# Datum (geodesy)

A geodetic datum (plural datums, not data) is a reference from which spatial measurements are made. In surveying and geodesy, a datum is a set of reference points on the earth's surface against which position measurements are made, and (often) an associated model of the shape of the earth (reference ellipsoid) to define a geographic coordinate system. Horizontal datums are used for describing a point on the earth's surface, in latitude and longitude or another coordinate system. Vertical datums measure elevations or depths. In engineering and drafting, a datum is a reference point, surface, or axis on an object against which measurements are made.

City of Chicago Datum Benchmark

## Reference datums

A reference datum (mathematical model) is a known and constant surface which is used to describe the location of unknown points on the earth. Since reference datums can have different radii and different center points, a specific point on the earth can have substantially different coordinates depending on the datum used to make the measurement. There are hundreds of locally-developed reference datums around the world, usually referenced to some convenient local reference point. Contemporary datums, based on increasingly accurate measurements of the shape of the earth, are intended to cover larger areas. The most common reference datums in use in the North America are NAD27, NAD83, and WGS84.

One must pay extra careful attention to the datum they are referencing.[1].

The North American Datum of 1927 (NAD 27) is a local referencing system designed to accurately represent North America. It is based on the Clarke spheroid of 1866, whose origin lies at Meade's Ranch, Kansas.[2] This datum gave Meade's Ranch a reference height of zero and projected the rest of North America using this azimuth. NAD 27 is designed to represent North America and little beyond that scope. NAD 27 provided the best mathematical model of North America until the introduction of NAD 83, which largely made NAD 27 obsolete.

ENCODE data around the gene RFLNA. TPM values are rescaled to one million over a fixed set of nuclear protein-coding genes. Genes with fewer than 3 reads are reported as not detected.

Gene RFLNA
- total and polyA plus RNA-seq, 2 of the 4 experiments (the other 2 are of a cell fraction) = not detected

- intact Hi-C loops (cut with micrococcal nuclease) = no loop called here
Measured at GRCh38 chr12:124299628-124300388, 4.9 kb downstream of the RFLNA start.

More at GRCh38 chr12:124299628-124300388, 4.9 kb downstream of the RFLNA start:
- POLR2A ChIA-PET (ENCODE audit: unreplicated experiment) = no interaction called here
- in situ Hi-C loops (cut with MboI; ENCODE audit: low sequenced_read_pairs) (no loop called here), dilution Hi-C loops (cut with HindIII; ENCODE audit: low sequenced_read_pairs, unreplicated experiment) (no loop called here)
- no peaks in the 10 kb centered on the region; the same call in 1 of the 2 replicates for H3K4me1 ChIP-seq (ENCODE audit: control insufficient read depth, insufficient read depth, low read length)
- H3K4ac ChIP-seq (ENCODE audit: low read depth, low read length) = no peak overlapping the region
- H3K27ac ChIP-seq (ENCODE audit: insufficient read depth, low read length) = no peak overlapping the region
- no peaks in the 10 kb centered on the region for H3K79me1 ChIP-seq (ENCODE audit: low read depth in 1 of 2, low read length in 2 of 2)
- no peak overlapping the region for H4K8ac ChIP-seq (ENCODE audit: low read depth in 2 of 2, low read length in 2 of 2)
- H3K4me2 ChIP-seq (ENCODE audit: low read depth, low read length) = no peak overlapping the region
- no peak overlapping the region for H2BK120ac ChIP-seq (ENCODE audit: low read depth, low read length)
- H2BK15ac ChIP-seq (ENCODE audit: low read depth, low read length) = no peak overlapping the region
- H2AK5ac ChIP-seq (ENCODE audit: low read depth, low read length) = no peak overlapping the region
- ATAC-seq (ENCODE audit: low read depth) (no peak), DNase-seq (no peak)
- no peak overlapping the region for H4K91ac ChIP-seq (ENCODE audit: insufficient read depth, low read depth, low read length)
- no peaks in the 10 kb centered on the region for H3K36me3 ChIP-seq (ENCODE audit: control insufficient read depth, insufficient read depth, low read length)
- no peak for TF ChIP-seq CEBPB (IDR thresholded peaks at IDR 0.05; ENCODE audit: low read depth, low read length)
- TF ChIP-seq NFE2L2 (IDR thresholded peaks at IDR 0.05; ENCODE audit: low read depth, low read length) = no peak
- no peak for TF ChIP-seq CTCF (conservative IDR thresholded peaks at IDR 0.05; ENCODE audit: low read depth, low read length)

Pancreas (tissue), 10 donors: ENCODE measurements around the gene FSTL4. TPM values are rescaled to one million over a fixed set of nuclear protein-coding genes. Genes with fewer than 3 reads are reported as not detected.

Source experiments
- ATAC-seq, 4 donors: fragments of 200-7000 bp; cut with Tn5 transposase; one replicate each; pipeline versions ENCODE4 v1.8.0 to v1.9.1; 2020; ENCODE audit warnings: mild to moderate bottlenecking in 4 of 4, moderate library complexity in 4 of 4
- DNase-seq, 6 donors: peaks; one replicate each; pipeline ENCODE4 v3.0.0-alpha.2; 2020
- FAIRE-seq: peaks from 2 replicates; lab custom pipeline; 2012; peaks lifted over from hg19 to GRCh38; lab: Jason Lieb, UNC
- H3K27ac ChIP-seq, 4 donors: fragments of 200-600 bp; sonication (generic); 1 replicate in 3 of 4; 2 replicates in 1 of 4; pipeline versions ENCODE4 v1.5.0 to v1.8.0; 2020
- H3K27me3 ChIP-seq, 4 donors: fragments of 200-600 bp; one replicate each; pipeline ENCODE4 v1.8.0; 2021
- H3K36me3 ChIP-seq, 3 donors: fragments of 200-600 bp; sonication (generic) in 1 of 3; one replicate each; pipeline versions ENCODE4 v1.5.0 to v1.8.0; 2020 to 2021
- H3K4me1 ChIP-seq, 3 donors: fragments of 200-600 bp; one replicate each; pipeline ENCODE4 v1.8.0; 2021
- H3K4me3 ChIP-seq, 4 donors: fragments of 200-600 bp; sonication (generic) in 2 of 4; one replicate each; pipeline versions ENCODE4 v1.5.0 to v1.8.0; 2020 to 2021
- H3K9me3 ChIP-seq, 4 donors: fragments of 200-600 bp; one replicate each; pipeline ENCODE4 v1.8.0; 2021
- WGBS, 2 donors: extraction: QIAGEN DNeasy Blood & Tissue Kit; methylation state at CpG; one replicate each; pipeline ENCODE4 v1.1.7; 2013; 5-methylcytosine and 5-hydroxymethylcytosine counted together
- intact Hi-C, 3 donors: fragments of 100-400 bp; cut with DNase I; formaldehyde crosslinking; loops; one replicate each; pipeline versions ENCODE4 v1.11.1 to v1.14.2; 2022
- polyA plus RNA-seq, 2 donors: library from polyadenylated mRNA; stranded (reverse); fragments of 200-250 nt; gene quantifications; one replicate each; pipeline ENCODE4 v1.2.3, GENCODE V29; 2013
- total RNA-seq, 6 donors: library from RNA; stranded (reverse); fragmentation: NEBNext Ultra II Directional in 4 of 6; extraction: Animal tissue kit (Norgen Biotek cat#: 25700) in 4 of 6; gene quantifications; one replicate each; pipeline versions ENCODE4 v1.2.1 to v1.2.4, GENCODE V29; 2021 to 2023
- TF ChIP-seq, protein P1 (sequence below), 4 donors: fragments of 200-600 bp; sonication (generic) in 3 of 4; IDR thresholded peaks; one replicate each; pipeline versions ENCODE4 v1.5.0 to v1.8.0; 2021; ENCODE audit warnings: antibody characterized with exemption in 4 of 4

The North American Datum of 1983 (NAD 83) replaced NAD 27 in 1986 as the main horizontal datum for the United States, Canada, Mexico, and Central America. It is based on a network of 250,000 points including 600 satellite Doppler stations.[3] NAD 83 is a great improvement over NAD 27, as it is a more accurate representation of the surface of the earth. NAD 83 is not without error, but it has been found that NAD 27 differs from NAD 83 and true location by several hundred feet.[4]

WGS 84 is the World Geodetic System of 1984. WGS 84 is unique in that it is designed to cover the entire world in its scope. This is a great advantage over NAD 27 and NAD 83, even though it is set up similarly to NAD 83. It is the reference frame used by the U.S. Department of Defense and is defined by the National Geospatial-Intelligence Agency (NGA). [5] WGS 84 is used by the Department of Defense for its mapping needs, including its GPS "broadcast" and "precise" orbits. In January 1987, it became the default standard datum for coordinates stored in recreational and commercial GPS units. Since its inception, WGS 84 has been updated twice, most recently in 2008, to increase its operability with GPS systems. WGS 84 is valid through 2010 and is due for an update in the near future.

Users of GPS are cautioned that they must always check the datum of the maps they are using. To correctly enter, display, and to store map-related coordinates, the datum of the map must be entered into the GPS map datum field.

## Vertical datums

A vertical datum is used for measuring the elevations of points on the earth's surface. They are used as a reference for specifying heights. Vertical datums are either tidal, based on sea levels, or geodetic, based on the same ellipsoid models of the earth used for computing horizontal datums. In the past, datums were measured by survey control points using level bars and optical surface measurement tools. Today, vertical measurements are used via GPS, laser, and satellite [6].

In common usage, elevations are often cited in height above sea level, although what “sea level” actually means is a more complex issue than might at first be thought: the height of the sea surface at any one place and time is a result of numerous effects, including waves, wind and currents, atmospheric pressure, tides, topography, and even differences in the strength of gravity due to the presence of mountains etc.